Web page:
Hell yeah buddy.
Photo: Jeff J Mitchell (Getty Images)

According to people whose lives may well have depended upon it, the late North Korean dictator Kim Jong Il had an excellent golf game. One story told of Kim’s golf prowess crossed the demilitarized zone and become something of a minor meme: that Kim, while playing the first round of golf of his life at the age of 52, shot a 38-under-par 34 at the Pyongyang Golf Course. It’s false, obviously, but not just for the obvious reasons. The actual story, as Golf.com’s Josh Sens told it in 2016, was that Kim’s caddy didn’t really know how to score golf, and so filled out the supreme leader’s scorecard with numbers that corresponded not to how many strokes Kim took, but how many strokes he was over par—zero for an even par, one for a bogey, and so on. Even that score is almost certainly bullshit, too, Sens writes—the Pyongyang course is a professional grade 7,700 yards, Kim was a 5-foot-3 man in his early fifties playing a very difficult sport for the first time, and just as a matter of best practices it’s wise to concede a putt here and there to someone who cares about these particular appearances that much.

Anyway, Donald Trump is good at golf. We know this because he brings it up a lot, and sometimes asks other people to bring it up so that he can hear the stories about himself all over again. Here he is making the CEO of General Electric tell a story about the time that they were playing golf together and Trump got a hole-in-one, right after saying, “I’m the best golfer of all the rich people.”

You can tell it’s a great story because of how hard every single one of the barnacles in suits sitting around the table dissolve into laughter when it’s over, and from the appreciative way that Trump says the words “it’s a crazy, it’s a crazy” once the tale is told. That’s why everyone says “it’s a crazy, it’s a crazy” now, whenever someone gets done telling a really good story. Donald Trump started that and then it just took off, like never before, even though he never gets any credit for it.

Another way to tell that Donald Trump is a good golfer is that he has won 20 club championships, some of them overall men’s championships and some of them senior or super-senior championships and all of those at golf courses that Trump owns. The most recent of these, Golf.com reports, is a men’s championship from 2018, which Trump won at Trump International Golf Course. This is remarkable given that Trump is 72 years old—his last two championships at the course, in 2012 and 2013, were seniors titles—and played golf at one of his clubs a mere 76 times in 2018. It’s not out of the question that Trump could have won this title fair and square, as he is by wide acclaim considered to be the best golfer of all the rich people. Less-rich people that have played with Trump also say that he’s good. “Not real long in terms of hitting it a long distance,” in the words of Golf Digest reporter Jaime Diaz, who has played with Trump, “but he’s real straight and real consistent. So he’s always in play.”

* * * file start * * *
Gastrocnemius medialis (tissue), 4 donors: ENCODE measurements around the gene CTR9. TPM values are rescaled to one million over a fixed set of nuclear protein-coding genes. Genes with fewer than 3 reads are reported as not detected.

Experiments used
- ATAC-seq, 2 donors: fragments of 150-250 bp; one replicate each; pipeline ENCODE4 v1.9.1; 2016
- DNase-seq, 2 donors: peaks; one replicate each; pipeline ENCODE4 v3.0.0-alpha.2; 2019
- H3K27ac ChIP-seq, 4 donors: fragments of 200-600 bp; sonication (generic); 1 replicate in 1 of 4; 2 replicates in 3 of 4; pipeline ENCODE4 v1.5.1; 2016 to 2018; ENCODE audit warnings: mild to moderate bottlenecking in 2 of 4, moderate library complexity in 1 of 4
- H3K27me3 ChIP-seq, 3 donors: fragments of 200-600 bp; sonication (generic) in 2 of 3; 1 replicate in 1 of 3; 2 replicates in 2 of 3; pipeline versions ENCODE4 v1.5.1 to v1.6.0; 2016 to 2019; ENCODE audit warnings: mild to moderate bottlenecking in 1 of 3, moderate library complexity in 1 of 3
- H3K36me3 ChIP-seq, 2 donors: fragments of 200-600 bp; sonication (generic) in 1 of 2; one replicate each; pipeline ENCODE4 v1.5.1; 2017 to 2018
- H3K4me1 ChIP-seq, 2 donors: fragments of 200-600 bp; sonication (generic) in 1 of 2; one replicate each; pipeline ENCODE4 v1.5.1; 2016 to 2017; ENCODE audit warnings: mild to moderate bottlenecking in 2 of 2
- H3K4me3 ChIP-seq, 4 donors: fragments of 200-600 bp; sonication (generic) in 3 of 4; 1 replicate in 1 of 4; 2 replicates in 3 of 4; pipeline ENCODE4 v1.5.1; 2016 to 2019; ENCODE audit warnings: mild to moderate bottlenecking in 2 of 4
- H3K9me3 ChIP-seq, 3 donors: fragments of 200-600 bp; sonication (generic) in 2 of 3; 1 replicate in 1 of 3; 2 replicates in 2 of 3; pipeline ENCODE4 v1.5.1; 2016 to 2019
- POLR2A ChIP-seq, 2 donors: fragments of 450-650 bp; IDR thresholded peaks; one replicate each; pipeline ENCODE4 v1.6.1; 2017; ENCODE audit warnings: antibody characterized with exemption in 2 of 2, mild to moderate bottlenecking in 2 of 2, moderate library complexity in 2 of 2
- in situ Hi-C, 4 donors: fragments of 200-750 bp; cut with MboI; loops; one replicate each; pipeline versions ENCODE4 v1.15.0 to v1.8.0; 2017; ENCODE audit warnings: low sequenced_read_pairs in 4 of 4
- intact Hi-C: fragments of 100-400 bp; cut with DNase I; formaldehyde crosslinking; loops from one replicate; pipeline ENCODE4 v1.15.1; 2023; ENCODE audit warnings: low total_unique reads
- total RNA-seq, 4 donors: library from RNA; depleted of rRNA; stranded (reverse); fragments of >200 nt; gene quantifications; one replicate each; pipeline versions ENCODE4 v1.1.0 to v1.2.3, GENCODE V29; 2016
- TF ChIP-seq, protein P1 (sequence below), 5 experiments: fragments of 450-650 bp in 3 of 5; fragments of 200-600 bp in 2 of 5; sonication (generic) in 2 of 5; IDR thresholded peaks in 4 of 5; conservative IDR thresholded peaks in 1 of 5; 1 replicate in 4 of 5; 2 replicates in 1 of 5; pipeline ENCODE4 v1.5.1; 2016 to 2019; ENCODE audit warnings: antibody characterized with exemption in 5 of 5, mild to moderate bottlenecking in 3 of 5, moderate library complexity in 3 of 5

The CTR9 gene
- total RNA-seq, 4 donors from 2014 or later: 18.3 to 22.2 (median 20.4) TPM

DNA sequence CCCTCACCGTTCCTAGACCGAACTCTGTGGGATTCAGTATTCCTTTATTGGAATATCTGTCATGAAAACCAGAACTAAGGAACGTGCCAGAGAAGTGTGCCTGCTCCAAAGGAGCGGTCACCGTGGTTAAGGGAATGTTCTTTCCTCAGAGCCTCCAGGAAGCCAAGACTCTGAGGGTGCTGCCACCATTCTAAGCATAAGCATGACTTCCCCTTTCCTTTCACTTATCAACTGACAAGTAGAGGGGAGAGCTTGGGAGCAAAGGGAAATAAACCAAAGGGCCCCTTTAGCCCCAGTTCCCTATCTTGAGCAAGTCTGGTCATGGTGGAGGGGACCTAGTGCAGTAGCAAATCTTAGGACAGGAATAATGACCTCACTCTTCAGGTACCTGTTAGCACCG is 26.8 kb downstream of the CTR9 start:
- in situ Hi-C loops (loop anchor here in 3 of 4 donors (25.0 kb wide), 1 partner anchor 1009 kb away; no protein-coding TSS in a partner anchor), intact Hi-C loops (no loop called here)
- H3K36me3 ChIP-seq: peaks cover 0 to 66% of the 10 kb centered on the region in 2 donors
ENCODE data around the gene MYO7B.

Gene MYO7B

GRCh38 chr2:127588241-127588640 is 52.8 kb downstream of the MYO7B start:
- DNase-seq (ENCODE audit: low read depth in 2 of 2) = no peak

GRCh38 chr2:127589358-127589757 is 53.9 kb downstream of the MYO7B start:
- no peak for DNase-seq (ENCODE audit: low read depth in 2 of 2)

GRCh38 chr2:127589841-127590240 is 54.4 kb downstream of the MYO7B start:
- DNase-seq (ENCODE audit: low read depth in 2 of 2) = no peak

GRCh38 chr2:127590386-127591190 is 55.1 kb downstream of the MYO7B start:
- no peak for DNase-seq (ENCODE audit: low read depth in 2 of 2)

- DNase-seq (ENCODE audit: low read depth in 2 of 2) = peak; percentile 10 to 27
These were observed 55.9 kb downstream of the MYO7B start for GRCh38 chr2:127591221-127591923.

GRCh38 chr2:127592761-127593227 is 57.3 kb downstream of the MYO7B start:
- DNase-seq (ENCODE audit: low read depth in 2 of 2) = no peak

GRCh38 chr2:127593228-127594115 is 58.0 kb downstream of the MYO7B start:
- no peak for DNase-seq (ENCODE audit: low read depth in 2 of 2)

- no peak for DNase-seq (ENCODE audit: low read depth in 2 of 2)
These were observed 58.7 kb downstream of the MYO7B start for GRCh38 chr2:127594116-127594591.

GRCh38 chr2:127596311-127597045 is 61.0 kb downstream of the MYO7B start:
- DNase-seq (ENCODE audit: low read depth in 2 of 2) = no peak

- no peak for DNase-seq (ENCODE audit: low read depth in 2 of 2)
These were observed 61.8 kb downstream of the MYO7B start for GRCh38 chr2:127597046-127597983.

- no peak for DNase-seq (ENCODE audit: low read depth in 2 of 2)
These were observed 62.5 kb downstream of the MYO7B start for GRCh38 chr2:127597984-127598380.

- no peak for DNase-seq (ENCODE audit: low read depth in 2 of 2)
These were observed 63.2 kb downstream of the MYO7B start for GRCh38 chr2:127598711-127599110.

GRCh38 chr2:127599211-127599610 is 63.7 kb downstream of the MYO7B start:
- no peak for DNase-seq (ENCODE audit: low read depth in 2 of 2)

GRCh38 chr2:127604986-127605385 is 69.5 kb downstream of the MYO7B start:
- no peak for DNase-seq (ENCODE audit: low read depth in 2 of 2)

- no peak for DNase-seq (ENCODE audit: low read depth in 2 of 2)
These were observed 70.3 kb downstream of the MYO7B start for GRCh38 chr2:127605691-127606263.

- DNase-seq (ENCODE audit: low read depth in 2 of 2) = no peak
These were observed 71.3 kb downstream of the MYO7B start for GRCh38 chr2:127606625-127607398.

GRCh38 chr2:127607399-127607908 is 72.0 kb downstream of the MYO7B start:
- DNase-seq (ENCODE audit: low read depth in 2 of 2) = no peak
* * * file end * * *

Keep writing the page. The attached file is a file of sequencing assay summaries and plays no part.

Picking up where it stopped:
But also it’s just absolutely fucking out of the question that Trump won the title fair and square. Physically, the man looks like some sort of hideous British dessert—some sort of meringue that’s been boiled for a day inside a pair of men’s underpants and somehow tastes exactly like baloney—and stands like he’s in the middle of a windstorm. A thin rivulet of beige liquid has been leaking from his ears since at least 2014. He is plainly in no condition to win any golf club’s golf championship—or even, as Golf.com’s Michael Bamberger reports, a co-championship, a distinction that didn’t make it onto the little plaque that Trump had screwed onto his locker at Trump International. And yet the plaque is there, and Trump is listed as the co-champion alongside a 58-year-old Trump International club member named Ted Virtue.

Virtue held that title outright, Bamberger writes, until “Trump ran into him at the club, according to multiple sources who recounted the story. Having some fun with him, Trump said something like, ‘The only reason you won is because I couldn’t play.’” Trump challenged Virtue to a nine-hole match-play playoff—that is, each hole scored independently and worth one point—for the title. “As in nearly all amateur golf rounds, no rules official was on hand. Golf’s tradition calls for players to police themselves and, if necessary, one another. Trump won. In victory a magnanimous Trump said to Virtue something like, ‘This isn’t fair—we’ll be co-champions.’”

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And that’s the story of how Donald Trump won his 20th club championship. To a certain extent, the success or failure of every presidency depends upon working around the leader’s whims and weaknesses. The more whimsical and weak the leader, the more difficult it becomes to get anything done; the work of flattering and feeding what needs flattering and feeding subsumes everything else and the bulk of the leader’s need crowds everything else away from the light. That type of leader’s metastatic personal foibles can quickly become everyone’s problem and everyone’s business—they become actual national issues in their own right, as everything that the state is meant to do is constantly being suspended because there’s an urgent need to cajole or sweet-talk or threaten or bribe the car keys out of the hands of a man who is plainly in no shape to drive. Anyway I forget what I was driving at there, but congratulations to President Donald Trump on another big victory. Here is an inspirational quote from him about the game he loves:

“I feel golf should be an aspirational game, something people aspire to [play],” Trump told Fortune Magazine in 2015. “People should come to golf, golf shouldn’t come to them. Let golf be elitist. When I say ‘aspire,’ that’s a positive word. Let people work hard and aspire to someday be able to play golf.”